Billy Idol - Kings & Queens of the Underground
The man with most famous sneer of the 1980s is back with an album of new tunes... his first since 2005 (well, he had a holiday album in 2006 but probably better not to bring that up here… Idol has as much in common with “Frosty the Snowman” as Kim Kardashian does with an I.Q. Test). The new album, titled Kings & Queens of the Underground is a fine return for Idol, as his presence in today’s musical landscape has been missing.
Idol scores major points for not straying from his musical vision. Kings & Queens of the Underground finds Idol pumping out rock tunes with that kinda groovy cool undertone that Billy is famous for. His voice is still great, and his low register crooning is still sexy, even to us heterosexual rock writers approaching fifty.
You see, what works with Billy is that he is cool and anti-cool all at the same time. His punky, boyish teen-out-of-control shtick makes him a pain in society’s ass, which makes him a true rebel and thus cool. His sneer and snarl make him edgy and dangerous which again equates to cool. His name, Billy Idol, makes him kinda nerdy, and his poppy tunes kind of negate his hard rock coolness; so where he was really cool on “White Wedding” he was less cool on “Mony Mony” that is unless you were a Frat Boy, which all rockers know is NOT cool.
On this album Idol shows a more grown-up side lyrically, while keeping to this 1980’s sound. A grownup Idol is neither nerdy nor cool. Billy comes off as just a guy… one of us, which I suppose is pretty cool.
While there is nothing even close to “Rebel Yell” or “White Wedding,” there are a few tunes like “Save me Now” and “Can’t Break Me Down” that have a cool groove to them that fits in with the mellow parts of “Eyes Without a Face.” “Bitter Pill” is a great song that shows Idol looking back on his life and swallowing the truths that he must face at this stage of his existence, no matter how distasteful. This track is perhaps the best tune on the release.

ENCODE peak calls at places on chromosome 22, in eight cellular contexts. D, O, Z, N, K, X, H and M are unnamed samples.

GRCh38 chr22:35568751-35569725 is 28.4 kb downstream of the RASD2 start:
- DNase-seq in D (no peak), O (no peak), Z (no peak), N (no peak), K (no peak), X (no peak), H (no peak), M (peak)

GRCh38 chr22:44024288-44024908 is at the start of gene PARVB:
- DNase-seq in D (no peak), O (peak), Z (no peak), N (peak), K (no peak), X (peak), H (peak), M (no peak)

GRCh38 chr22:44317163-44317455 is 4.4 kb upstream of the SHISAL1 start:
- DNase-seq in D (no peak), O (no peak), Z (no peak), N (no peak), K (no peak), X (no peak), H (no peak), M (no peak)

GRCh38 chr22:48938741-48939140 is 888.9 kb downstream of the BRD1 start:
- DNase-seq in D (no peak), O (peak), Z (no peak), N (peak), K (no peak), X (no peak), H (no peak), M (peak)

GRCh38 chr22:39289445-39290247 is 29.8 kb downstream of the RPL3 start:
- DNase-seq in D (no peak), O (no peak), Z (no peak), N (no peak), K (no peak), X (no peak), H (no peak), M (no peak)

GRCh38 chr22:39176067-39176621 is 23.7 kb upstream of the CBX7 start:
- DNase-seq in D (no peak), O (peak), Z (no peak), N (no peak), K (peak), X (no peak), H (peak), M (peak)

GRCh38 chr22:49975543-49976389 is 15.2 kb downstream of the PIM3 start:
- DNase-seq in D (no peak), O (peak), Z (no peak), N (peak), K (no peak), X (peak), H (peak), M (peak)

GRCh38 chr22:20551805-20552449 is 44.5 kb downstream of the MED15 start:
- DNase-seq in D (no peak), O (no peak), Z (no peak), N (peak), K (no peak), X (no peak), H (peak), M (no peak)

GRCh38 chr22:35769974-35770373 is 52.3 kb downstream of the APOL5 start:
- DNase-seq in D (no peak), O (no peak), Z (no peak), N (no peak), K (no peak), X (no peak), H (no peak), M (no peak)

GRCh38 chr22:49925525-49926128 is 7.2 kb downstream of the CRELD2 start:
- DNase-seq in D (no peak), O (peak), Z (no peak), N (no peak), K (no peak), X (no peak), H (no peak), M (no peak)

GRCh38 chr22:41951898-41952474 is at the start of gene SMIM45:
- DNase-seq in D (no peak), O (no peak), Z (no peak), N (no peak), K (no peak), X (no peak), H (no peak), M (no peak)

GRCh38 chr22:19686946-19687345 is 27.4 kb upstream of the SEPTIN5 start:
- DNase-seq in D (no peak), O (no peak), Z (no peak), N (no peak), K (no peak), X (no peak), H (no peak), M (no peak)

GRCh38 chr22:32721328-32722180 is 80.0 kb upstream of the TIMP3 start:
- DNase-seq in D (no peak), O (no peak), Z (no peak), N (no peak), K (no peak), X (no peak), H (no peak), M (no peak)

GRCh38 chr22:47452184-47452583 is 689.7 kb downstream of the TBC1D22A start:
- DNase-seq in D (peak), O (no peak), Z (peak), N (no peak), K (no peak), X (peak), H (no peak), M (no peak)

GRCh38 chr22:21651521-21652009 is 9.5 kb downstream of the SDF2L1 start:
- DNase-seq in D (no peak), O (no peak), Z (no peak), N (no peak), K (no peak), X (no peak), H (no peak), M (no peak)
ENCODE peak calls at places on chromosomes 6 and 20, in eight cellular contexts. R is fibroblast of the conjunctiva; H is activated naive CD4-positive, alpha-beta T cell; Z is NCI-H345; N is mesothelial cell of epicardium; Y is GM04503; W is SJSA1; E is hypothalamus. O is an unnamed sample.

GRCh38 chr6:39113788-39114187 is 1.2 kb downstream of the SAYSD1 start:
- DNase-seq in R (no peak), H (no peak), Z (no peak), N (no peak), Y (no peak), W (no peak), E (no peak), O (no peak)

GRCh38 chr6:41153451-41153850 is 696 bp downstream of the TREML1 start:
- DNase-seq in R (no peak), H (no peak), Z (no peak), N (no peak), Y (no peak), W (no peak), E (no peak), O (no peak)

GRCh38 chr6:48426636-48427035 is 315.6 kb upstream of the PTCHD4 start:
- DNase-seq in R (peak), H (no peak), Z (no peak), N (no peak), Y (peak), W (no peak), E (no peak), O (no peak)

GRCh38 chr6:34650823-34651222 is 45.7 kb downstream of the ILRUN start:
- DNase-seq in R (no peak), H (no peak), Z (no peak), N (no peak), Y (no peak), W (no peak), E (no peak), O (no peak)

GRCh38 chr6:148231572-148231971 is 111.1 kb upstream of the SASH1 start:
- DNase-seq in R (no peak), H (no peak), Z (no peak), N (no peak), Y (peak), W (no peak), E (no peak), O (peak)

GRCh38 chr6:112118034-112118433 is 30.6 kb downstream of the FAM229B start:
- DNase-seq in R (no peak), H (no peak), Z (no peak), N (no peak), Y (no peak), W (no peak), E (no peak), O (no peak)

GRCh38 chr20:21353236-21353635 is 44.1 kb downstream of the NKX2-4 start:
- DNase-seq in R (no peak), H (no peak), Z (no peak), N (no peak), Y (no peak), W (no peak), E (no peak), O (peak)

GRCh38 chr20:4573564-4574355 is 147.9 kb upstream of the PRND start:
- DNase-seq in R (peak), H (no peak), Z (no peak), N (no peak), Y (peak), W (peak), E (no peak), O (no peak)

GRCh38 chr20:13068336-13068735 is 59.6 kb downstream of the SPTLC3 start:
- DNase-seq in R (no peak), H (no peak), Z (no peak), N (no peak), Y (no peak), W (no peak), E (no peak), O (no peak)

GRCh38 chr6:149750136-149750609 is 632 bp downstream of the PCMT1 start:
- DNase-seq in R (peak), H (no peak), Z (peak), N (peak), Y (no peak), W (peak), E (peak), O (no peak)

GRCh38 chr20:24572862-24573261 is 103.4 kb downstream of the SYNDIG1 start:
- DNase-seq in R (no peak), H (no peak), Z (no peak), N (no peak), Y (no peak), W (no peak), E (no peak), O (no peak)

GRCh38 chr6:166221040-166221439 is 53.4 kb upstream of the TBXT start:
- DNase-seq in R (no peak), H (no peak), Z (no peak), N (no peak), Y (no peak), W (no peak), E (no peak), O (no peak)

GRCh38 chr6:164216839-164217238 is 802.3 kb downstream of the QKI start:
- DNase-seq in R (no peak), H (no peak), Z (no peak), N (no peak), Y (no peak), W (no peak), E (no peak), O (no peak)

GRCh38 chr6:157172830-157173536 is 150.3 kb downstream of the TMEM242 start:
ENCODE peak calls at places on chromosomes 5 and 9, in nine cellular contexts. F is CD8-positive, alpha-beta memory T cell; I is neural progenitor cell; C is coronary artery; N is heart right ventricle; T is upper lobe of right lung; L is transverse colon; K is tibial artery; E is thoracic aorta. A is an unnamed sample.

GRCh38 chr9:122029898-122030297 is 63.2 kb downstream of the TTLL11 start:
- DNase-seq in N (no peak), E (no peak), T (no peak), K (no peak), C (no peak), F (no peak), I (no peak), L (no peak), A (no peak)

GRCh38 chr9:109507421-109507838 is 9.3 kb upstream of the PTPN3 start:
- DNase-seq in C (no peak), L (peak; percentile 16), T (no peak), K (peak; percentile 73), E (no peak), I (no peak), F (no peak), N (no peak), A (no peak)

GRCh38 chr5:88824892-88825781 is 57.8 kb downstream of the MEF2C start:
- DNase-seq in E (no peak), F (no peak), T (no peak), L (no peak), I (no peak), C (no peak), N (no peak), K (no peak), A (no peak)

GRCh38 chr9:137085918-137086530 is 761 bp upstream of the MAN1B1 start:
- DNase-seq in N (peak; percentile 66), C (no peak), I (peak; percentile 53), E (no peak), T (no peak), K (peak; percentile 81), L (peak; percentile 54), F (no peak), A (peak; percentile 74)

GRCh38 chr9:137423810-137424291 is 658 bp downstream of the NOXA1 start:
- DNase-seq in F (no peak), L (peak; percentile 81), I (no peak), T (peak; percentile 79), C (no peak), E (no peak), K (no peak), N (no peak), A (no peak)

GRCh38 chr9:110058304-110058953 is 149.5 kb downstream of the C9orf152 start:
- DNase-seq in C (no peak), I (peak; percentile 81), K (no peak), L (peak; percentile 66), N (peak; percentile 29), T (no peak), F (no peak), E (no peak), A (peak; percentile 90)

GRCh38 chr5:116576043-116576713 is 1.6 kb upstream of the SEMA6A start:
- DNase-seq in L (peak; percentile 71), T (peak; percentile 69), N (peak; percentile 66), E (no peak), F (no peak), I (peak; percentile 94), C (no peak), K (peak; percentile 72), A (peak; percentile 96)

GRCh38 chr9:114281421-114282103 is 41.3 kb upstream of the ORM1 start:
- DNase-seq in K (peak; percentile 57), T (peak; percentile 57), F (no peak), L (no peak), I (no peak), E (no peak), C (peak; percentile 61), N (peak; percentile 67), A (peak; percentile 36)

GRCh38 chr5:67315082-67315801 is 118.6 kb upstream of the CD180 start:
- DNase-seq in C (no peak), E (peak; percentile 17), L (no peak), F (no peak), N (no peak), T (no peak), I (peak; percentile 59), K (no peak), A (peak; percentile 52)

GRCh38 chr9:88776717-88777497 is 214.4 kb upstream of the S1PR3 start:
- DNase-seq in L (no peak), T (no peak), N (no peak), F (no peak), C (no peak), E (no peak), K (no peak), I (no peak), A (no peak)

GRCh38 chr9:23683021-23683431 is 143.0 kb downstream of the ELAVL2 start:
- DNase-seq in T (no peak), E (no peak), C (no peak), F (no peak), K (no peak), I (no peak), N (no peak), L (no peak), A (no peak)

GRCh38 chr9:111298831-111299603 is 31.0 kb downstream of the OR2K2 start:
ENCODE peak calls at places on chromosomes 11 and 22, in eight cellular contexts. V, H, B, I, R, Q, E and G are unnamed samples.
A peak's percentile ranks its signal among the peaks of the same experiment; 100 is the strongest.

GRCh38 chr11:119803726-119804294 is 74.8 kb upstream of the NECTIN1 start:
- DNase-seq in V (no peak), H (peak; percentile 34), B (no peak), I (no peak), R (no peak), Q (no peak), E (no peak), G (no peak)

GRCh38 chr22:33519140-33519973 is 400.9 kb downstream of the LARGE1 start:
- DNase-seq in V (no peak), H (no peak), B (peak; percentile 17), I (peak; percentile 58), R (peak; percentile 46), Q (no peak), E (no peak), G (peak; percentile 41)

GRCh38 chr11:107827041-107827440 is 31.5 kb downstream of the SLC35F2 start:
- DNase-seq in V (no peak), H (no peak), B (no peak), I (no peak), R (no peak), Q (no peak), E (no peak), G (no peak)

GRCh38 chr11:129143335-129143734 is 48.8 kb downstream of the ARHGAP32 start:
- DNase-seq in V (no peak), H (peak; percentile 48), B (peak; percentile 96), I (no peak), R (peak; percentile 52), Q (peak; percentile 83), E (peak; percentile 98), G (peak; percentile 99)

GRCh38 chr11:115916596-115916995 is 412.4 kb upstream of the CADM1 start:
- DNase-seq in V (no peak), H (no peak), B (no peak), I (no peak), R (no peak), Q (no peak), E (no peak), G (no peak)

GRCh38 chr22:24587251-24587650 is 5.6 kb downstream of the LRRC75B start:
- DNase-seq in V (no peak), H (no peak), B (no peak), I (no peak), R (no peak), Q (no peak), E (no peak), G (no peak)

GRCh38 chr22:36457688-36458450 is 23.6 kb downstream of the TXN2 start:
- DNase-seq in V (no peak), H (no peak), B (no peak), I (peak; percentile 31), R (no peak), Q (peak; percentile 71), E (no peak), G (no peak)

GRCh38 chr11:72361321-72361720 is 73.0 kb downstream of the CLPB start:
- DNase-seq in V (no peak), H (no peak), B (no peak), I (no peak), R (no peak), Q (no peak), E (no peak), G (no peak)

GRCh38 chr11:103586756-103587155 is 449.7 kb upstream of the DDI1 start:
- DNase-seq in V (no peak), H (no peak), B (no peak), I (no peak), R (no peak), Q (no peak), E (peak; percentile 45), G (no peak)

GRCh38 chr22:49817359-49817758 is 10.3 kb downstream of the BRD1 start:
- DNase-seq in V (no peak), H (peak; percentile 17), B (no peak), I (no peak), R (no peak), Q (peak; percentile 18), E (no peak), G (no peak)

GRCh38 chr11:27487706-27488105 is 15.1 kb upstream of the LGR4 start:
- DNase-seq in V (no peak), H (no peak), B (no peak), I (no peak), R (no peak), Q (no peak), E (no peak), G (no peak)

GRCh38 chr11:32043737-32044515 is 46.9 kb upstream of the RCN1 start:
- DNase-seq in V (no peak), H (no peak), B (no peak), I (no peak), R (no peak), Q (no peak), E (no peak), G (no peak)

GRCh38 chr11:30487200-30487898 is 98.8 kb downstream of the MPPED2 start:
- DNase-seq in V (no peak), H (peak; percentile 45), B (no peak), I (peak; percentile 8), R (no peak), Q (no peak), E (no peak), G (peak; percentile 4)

What’s missing for the most part, however, is the huge rock sound… that guitar… that thing that made Billy cool and the envy of those watching his videos on MTV. One would expect it to be there as long-time guitarist Steve Stevens is back in the fold. Like Idol, Stevens takes a more adult approach to the music. Where the loudness is gone, there are layers of sounds and interesting twists and turns in nearly every song. With “Whiskey and Pills” however, the guitar comes out, as does the rebellious attitude. One must get through the rest of the softer and gentler tracks to get to this, the last song on the album... but it’s worth the wait. The album, as a whole, has a very musical way about it that keeps the listener engaged. It ends, thankfully, with a bang.
This one is a solid effort that sneaks in some courageous musical passages disguised as ‘80s pop, which is pretty cool in and of itself, if you think about it.
Can't Break Me Down
Save Me Now
One Breath Away
Postcards From The Past
Kings & Queens of the Underground
Eyes Wide Shut
Ghosts In My Guitar
Nothing to Fear
Love and Glory
Whiskey And Pills
By Jeb Wright
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